B) McGonnagal knew that Harry and Co. were into some shit, but also knew they were good kids and wouldn't be sneaking around at night for good cause. As such, she likely believes Malfoy's story about the dragon and implcitly understood that if a dragon were involved with the kids then Hagrid had to be involved, as who else would harbor a fucking dragon. Thus, McGonnagal concocts a more believable alibi for them but one that still gets them in trouble so as to not tip off Malfoy or anyone else, but also to make sure the kids know that no matter what punishments will be handed out. And, she adds on the Gryffindor point losses to further seal how "upset" she is and to further displace suspicion that the dragon story is real.

The punishment in the forest might have been her attempt to allow them to get back to Hagrid so he could know the dragon plot succeeded and/or to give them the opportunity to clean up whatever remaining mess they had.

I have not read the books -yet- but that's exactly what I had in mind, having seen the movies.

I also love how absurd and surrealistic it is to put the children in such dangers in a school by their teachers. It's seems like a humorous satire of its own fictional world. My sister and brother were cracking up at my disbelief and my comments about the child abuse going on at Hogwarts when we marathoned all the movies when I saw them for the first time before Half Blood Prince came out. That was fun.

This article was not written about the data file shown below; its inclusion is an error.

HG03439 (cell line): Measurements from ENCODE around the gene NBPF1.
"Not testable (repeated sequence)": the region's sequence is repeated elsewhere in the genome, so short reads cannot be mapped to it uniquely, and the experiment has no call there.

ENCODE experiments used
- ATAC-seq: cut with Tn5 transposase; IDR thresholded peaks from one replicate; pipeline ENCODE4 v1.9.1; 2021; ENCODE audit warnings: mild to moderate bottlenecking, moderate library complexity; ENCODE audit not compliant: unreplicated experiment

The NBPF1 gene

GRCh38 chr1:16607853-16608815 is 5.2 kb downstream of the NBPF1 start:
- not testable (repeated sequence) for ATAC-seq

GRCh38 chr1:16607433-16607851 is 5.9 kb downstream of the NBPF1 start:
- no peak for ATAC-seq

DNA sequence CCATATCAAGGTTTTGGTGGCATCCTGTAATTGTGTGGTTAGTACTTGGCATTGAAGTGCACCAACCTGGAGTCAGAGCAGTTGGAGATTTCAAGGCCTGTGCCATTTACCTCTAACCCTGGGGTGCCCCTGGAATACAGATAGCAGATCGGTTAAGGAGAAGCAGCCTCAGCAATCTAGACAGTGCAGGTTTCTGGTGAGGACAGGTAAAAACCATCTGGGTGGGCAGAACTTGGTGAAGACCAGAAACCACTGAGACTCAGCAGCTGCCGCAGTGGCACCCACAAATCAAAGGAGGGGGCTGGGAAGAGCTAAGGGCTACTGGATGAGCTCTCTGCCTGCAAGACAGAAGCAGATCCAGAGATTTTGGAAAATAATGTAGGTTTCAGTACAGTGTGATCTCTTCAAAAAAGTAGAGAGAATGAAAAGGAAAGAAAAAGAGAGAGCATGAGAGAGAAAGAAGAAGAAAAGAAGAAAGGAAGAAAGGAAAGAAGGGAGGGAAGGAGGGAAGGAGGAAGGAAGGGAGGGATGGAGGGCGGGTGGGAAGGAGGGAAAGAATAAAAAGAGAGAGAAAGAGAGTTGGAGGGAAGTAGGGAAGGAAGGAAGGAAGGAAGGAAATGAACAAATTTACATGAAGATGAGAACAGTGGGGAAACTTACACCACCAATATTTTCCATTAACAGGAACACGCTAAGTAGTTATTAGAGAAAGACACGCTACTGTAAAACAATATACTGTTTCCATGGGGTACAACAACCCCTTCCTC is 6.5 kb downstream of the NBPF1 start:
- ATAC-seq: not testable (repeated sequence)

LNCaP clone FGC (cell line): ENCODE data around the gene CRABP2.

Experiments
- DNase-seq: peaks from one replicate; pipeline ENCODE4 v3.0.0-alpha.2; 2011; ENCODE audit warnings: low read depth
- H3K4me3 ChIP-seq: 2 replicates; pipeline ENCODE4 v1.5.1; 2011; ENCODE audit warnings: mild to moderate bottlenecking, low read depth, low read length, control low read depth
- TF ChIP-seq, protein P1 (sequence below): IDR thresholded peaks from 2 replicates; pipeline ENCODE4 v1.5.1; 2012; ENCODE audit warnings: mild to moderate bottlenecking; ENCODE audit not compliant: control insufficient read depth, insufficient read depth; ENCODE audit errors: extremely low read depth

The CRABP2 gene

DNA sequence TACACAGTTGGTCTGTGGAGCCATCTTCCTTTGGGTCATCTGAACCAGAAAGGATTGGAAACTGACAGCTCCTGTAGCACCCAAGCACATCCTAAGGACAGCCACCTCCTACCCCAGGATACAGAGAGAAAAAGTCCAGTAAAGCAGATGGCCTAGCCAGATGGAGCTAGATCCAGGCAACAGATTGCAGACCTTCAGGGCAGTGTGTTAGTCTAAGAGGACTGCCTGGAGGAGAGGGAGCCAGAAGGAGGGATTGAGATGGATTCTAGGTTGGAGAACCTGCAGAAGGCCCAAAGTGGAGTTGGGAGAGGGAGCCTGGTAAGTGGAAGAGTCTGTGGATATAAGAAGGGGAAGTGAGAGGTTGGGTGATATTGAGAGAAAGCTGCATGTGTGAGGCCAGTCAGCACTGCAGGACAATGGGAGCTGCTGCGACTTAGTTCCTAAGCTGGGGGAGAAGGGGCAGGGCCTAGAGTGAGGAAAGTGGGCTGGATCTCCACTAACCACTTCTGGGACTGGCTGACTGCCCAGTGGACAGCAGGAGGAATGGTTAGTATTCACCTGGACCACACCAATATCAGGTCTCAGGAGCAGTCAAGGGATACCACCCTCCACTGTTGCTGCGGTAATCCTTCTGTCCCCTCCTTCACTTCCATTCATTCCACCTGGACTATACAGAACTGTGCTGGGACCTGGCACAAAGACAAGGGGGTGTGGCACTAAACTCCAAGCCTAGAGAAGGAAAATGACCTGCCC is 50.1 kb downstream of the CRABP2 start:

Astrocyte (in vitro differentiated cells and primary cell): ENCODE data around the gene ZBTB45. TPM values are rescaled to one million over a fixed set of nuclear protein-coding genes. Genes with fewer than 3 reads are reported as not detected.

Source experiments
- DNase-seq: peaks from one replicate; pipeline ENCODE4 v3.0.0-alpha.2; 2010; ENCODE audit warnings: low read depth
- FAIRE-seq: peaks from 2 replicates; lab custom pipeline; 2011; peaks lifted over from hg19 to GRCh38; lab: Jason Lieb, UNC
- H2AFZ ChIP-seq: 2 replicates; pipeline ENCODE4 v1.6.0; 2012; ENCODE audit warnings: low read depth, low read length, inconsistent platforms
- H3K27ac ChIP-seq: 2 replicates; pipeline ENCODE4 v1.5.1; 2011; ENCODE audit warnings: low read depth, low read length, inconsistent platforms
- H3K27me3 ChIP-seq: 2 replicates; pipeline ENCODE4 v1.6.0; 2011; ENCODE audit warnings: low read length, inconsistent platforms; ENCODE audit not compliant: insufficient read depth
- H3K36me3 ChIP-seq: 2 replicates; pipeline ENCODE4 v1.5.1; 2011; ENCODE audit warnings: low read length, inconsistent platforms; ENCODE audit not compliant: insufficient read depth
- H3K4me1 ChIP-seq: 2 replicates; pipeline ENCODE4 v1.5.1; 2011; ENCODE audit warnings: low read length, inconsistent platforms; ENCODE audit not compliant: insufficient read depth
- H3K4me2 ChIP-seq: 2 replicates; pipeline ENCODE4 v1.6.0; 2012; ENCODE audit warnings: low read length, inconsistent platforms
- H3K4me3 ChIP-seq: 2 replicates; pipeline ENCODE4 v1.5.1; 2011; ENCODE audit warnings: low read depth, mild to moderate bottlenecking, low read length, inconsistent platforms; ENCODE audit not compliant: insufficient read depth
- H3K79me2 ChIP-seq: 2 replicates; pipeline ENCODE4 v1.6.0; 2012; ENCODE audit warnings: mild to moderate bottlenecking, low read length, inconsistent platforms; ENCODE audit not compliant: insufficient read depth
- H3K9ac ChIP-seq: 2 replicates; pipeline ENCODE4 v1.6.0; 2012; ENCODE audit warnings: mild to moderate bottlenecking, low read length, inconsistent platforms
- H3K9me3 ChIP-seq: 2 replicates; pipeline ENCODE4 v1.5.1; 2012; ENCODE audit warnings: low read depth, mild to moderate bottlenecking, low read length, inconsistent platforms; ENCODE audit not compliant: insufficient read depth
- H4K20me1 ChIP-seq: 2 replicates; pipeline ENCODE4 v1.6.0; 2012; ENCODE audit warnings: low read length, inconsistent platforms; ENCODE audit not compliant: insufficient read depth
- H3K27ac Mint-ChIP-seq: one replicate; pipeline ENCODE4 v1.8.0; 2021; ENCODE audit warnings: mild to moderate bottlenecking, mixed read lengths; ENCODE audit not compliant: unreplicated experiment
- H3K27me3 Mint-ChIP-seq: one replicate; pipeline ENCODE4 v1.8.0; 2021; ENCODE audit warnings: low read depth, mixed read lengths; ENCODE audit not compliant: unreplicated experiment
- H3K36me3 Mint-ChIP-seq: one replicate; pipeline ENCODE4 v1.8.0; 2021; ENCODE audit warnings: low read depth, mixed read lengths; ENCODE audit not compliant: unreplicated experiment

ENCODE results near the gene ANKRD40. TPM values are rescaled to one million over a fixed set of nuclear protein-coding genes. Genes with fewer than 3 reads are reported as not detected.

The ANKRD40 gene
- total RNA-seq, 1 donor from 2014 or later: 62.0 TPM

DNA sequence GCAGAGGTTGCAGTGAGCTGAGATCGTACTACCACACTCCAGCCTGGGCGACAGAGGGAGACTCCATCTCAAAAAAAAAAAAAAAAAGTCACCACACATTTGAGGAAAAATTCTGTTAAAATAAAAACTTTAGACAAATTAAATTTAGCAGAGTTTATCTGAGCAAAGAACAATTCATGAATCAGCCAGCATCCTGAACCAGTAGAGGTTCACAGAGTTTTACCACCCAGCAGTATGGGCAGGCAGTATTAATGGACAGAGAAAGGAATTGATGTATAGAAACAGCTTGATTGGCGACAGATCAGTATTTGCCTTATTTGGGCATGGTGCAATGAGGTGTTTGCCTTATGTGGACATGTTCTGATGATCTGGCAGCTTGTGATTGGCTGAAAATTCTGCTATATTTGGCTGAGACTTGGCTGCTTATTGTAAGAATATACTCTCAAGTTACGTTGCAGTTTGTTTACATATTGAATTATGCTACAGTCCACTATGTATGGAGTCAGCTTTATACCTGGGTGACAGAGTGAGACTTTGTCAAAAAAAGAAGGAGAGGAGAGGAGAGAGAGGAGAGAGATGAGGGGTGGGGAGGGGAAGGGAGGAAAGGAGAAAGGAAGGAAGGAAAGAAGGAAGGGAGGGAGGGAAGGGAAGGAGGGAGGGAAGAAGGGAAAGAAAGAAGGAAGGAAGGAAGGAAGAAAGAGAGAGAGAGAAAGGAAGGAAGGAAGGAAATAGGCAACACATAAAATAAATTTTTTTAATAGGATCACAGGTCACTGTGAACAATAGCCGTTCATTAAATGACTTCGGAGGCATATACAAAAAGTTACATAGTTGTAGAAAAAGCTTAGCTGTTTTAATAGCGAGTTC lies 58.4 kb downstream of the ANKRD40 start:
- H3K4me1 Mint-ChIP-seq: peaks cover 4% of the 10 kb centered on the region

Me gustó el desmadre.
 
Oct 27, 2017
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#46
Yeah she was a massive hypocrite as she asked Dumbledore to bend the rule of first years not being allowed to join the Quidditch team just so Harry could join the team, an idea that she got from seeing Harry break the rule by flying on a broomstick when he wasn't suppose to.
In my head she's a huge quidditch nut who has had Chudley Cannons season tickets for decades.